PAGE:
Malignant Mesothelioma vs. Benign Mesothelioma

Malignant mesothelioma (usually referred to only as mesothelioma) is a disease in which the lining of the chest, heart, lungs or abdomen develops cancer.  In almost all cases, mesothelioma is caused from exposure to asbestos. The small asbestos fibers enter the body through ingestion or inhalation and embed in the mesothelium. Inflammation results which can lead to fluid build-up and the growth of tumors. Most mesothelioma tumors are cancerous (malignant).  However, about 10% of mesothelioma tumors are noncancerous (benign).

Understanding the Mesothelial Cell 

Mesothelial cells are not really something you think about unless a problem develops. The cells form a layer or membrane that lines serous cavities and organs. Serous cavities is the term used for body cavities that are lined with cells that secrete a serous or lubricating fluid.

The amazing structure of the human body is such that it virtually “oils” itself like an engine. The internal organs are constantly moving and one of the purposes of the serous fluid is to provide a slick surface making movement easier. The membrane also serves as a protective surface for the cavity and especially the organs. Mesothelial cells are critical to the human body and are also involved in the transportation of fluids between body cavities and the transportation of cells for tissue repair or to combat inflammation.1

For tumor cells to take root and grow into masses in the mesothelium, they must first find a way to infiltrate the membrane. When asbestos fibers becomes embedded in the mesothelium, they provide the wound that tumor cells need for infiltration and attachment. In fact, the fibers can cause membrane inflammation that leads to cell mutations and the mutated cells have the perfect setting for growth. However, not all mutated cells are cancerous.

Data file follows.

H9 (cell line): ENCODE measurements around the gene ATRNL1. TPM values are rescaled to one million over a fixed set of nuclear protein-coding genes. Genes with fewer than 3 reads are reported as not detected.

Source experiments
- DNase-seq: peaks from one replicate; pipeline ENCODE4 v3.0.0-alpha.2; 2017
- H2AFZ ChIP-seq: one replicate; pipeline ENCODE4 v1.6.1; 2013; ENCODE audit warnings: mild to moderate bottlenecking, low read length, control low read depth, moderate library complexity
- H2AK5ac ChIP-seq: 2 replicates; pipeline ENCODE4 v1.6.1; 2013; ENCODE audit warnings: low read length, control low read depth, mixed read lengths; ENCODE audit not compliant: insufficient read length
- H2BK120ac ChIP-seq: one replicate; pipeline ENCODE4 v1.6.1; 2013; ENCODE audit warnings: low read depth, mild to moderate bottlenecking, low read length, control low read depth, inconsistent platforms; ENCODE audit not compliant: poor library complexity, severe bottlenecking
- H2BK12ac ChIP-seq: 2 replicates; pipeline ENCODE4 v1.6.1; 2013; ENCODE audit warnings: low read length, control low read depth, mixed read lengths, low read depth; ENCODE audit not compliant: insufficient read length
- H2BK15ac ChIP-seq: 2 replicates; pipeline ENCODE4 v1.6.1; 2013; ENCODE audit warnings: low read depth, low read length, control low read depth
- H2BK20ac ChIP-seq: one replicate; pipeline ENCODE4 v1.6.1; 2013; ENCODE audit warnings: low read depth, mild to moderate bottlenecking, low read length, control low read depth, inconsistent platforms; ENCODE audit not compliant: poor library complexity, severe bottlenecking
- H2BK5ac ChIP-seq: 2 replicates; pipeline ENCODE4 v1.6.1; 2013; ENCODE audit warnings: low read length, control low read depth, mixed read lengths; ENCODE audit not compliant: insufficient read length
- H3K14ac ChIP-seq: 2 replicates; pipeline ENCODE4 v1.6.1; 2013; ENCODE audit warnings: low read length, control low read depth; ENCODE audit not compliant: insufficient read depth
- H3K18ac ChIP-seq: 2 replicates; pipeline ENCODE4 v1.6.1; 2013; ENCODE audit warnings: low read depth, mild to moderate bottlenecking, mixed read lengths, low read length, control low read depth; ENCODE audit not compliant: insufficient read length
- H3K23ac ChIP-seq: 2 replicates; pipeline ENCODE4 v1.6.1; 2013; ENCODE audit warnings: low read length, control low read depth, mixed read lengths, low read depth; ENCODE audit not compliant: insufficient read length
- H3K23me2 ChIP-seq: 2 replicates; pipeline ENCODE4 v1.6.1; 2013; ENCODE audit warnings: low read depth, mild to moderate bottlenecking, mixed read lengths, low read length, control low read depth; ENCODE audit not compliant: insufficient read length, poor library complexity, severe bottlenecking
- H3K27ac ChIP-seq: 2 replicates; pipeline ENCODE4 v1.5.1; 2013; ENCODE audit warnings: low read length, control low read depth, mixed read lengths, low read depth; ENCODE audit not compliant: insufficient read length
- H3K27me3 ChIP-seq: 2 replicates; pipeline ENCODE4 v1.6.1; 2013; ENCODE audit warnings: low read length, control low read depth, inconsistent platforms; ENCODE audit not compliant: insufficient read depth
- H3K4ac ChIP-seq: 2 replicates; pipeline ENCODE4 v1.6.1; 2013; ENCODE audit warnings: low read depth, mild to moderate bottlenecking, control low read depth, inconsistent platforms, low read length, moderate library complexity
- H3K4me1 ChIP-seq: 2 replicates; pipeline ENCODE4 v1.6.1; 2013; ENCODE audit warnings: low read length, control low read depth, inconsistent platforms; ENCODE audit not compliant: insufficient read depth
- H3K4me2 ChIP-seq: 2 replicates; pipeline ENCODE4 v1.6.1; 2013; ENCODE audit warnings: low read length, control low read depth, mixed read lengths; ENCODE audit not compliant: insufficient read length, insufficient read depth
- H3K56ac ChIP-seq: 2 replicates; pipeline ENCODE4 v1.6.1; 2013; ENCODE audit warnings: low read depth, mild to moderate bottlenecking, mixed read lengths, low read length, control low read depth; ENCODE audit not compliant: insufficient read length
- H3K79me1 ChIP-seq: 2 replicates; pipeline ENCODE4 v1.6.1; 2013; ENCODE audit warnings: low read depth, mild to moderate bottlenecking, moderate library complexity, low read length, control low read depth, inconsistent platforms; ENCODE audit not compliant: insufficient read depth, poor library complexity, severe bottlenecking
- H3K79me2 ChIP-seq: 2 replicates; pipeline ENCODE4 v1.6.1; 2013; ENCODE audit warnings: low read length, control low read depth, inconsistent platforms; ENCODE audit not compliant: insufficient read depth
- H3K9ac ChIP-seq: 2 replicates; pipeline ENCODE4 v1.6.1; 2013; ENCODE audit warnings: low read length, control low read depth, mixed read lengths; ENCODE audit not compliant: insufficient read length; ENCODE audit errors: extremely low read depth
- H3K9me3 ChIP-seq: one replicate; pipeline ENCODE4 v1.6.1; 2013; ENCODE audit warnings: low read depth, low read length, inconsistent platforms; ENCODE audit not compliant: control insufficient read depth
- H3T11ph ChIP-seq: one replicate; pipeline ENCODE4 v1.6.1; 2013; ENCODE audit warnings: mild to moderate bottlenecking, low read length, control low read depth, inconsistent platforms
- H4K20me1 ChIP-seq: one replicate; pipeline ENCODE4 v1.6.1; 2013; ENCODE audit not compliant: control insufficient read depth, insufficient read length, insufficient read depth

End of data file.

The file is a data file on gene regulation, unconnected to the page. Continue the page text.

More than 50 percent of metastasized primary chest wall tumors are due to cancer that began in a distant area of the body or are the direct result of cancer growing into the chest wall from nearby malignancies including breast cancer and mesothelioma. A biopsy should always be  done to make a definitive determination of the type of tumor and its source.2 Clearly though, malignant mesothelioma can lead to tumor development in more than one way.

Difference between Malignant and Benign Mesothelioma 

When a doctor detects any type of tumor, it can be a frightening experience. Until you know whether the tumor is benign or malignant, you fear it is cancer. A benign tumor is one that is self-contained and is therefore not cancerous. The cells in a benign tumor will replicate, but they will not metastasize (spread) nor will they invade the surrounding healthy tissue. These types of tumors tend to grow slowly and often their worst consequence is that the tumor presses on important organs, nerves or blood vessels creating medical issues.

A malignant or cancerous tumor, on the other hand, will spread. It performs in the exact opposite way of a benign tumor. The malignant tumor can metastasize and invade healthy tissue and destroy it. The tumor may spread the cancer by releasing cancer cells that enter the blood stream or the lymphatic system. The cancer cells then travel to other parts of the body where they attach to tissue and grow into tumors or destroy healthy cells.

So the primary difference between malignant and benign mesothelioma is that the former can spread to healthy tissues throughout the body whereas benign mesothelioma stays localized.  Thus, benign mesothelioma has a much better prognosis and is often not life threatening if treated promptly. Because malignant mesothelioma can rapidly spread throughout the body, curative treatment is very difficult and in some cases impossible.